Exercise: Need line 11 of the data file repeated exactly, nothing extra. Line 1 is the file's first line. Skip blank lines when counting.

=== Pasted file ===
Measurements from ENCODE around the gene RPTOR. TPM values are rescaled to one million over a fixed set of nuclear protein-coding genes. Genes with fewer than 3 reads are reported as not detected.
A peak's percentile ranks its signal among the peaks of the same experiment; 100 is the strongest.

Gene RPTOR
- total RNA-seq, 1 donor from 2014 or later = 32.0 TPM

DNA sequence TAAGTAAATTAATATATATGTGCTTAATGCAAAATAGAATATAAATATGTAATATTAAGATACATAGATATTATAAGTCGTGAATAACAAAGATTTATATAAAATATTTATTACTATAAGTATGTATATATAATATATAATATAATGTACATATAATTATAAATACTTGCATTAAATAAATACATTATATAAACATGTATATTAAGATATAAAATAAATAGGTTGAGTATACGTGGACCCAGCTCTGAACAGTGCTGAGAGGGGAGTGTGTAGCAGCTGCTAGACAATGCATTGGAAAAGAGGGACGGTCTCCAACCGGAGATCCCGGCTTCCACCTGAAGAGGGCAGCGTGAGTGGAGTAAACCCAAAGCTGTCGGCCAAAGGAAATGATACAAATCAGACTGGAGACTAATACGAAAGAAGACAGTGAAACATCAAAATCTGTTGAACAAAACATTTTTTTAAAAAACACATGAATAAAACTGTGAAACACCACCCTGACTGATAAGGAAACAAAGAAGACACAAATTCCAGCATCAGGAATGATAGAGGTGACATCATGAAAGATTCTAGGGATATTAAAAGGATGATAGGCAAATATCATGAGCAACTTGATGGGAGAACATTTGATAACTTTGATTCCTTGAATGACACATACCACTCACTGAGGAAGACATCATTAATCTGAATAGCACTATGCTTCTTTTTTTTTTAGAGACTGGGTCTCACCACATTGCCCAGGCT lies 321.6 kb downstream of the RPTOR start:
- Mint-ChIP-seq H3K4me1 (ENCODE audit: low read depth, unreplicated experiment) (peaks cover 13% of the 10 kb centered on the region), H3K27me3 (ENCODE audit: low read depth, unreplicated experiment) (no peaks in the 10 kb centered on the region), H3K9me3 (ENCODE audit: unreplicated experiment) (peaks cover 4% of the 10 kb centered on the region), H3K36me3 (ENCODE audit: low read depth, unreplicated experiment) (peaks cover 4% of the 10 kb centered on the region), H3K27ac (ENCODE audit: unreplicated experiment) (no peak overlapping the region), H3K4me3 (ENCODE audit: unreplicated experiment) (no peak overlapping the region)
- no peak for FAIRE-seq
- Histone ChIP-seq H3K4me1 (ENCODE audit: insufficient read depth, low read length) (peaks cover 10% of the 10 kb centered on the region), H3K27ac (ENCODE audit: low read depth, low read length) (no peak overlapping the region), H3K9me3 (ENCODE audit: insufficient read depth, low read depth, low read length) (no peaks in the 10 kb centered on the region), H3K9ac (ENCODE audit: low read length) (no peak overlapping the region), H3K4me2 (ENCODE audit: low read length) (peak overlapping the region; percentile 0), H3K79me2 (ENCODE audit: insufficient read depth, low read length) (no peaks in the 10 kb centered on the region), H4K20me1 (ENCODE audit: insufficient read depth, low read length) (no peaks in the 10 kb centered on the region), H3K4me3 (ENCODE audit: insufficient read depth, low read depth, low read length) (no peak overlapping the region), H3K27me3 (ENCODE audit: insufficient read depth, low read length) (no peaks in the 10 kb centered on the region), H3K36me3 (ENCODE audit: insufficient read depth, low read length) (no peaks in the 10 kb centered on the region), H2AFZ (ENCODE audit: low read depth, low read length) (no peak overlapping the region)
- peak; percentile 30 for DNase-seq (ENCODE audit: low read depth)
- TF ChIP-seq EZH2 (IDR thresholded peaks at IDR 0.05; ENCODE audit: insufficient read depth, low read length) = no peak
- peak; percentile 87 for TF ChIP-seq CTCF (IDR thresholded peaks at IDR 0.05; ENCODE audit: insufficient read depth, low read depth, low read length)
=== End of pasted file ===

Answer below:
- peak; percentile 87 for TF ChIP-seq CTCF (IDR thresholded peaks at IDR 0.05; ENCODE audit: insufficient read depth, low read depth, low read length)